Spieldenner said that prospective dock holders pay $25 and can be on a wait list for up to three years. Current dock-holders do not pay to be on a list to change docks.
Port Authority member Bill Cooper suggested that boaters call Vendely to check on the progress, rather than the other way around.
“Maybe it could be on their dock lease receipt to call. People who want the docks will call,” Dunne said, and Cooper replied, “I like that.”
Spieldenner said that smaller docks are so hard to fill that he is considering adjusting some docks to accommodate more larger boats, which would generate higher fees.
“Food for thought,” he said. “It would have to be done at the end of the season.”
Raisian noted that unlike some marinas, Port Authority has room to expand and add more.
“There’s a long permit process, but people want to get in there,” he said, describing the popularity of a Rocky River marina adjacent to condominiums.
The Port Authority expects to be receiving a grant for lights and buoys. It was turned down for a navigational aid grant from Ohio Department of Natural Resources.???
Spieldenner reported that the harbor is full of debris, which will require caution during early season boat launches.
A piece of siding blew off the west end of the old fisheries building, he said. Spieldenner noticed a few small leaks at the Harbor Street building following recent heavy rains. That building’s roof was repaired during the building renovation.
A section of F dock has come apart over the winter and will need to be repaired.
He also asked the board about spending $700 on a one-time software upgrade for Public Dock security cameras. With the purchase, subsequent upgrades are free.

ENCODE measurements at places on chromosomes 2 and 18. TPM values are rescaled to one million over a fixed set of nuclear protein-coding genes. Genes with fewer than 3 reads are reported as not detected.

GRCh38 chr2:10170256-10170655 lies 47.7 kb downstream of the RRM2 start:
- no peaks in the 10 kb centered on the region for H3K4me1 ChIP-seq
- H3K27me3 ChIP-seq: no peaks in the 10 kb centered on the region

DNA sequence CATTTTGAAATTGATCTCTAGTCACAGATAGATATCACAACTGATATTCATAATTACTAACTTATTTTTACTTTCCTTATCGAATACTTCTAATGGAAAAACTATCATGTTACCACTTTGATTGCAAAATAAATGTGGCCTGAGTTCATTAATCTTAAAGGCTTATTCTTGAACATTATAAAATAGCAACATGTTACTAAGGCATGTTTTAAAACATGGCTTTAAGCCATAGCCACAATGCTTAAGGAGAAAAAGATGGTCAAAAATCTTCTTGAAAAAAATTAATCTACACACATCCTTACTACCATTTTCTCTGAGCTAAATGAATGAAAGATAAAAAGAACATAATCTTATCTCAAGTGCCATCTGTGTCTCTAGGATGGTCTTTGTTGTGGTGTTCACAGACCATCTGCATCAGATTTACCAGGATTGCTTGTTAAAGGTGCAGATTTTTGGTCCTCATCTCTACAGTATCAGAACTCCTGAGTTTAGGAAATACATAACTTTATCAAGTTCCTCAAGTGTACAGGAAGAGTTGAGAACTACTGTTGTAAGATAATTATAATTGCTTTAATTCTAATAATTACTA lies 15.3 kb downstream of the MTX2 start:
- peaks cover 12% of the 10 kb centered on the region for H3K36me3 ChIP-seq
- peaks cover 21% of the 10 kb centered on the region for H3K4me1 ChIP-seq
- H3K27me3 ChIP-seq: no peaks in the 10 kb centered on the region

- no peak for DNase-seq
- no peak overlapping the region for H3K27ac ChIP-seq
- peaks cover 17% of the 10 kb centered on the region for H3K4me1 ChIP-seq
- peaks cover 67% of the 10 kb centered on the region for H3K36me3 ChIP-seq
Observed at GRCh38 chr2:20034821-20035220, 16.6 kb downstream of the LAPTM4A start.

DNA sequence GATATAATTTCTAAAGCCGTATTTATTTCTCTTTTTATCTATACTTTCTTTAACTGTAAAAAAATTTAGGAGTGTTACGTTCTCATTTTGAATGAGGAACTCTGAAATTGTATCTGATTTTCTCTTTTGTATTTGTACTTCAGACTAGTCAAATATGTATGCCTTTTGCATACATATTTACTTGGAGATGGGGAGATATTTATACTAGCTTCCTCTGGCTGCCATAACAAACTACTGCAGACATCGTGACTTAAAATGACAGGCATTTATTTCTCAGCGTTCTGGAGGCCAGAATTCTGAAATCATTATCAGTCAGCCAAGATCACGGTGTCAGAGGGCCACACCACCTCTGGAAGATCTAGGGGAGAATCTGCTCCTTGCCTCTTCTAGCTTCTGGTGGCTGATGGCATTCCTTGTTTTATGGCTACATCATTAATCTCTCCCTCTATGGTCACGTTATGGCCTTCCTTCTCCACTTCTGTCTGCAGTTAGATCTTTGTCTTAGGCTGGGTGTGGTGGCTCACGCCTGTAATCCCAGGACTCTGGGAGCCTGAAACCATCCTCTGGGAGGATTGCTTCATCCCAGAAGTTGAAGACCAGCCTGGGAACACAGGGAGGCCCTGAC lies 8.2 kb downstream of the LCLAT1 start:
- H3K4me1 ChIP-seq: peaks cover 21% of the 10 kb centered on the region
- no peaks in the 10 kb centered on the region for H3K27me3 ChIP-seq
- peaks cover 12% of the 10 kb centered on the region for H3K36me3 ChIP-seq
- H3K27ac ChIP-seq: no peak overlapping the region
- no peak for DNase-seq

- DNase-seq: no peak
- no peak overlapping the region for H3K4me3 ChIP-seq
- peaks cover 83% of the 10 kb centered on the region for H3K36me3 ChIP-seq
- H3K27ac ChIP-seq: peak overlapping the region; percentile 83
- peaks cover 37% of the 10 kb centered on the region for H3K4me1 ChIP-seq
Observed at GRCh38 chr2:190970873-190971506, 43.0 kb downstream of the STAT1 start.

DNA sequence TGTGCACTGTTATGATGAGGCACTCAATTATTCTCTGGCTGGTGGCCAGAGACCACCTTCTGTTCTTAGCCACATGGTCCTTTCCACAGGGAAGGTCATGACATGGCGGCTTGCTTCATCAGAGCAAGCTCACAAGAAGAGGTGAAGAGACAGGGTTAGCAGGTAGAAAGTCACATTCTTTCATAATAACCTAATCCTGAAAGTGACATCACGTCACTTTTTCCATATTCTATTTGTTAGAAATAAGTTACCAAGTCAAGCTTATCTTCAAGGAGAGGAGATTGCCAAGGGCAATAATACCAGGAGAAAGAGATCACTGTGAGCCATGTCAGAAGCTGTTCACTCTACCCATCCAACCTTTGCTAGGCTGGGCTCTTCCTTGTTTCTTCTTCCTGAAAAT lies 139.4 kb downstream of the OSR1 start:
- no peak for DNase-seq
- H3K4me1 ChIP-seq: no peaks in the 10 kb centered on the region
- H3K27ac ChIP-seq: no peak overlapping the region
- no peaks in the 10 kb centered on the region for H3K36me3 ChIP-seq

Spieldenner said that the Port Authority’s maintenance crew will start seasonal work Feb. 13.
“We need to clear out the old maintenance building, get a dumpster, tear off the deck and re-do it,” he said. “That means by July and August, the crews should be down to three days a week. There won’t be as much work then for them to do.”
Spieldenner said the Lake Erie water levels are above average and are predicted to remain above normal in the spring.
Finally, Spieldenner read a letter from the Walleye Association that is proposing Conneaut host a Walleye Tournament 7 a.m. to 3 p.m. Aug. 19, with a rain date of Aug. 20.
Spieldenner and Dunne said that the huge crowds at the D-Day Event of Aug. 18 and 19, make the tournament out of the question because of a lack of parking, although Raisian said, “The more the merrier.”
Because the Port Authority is interested in the event on a different date, and might offer a donation for prize money, Spieldenner will contact the Walleye Association about different dates.
The Port Authority has two openings with the resignations of Bob Best and Luke Gallagher. Conneaut City Manager Jim Hockaday recently interviewed five candidates interested in the paid positions.
The Port Authority will meet 6:30 p.m. Thursday, Feb. 16, at its office at 929 Broad Street.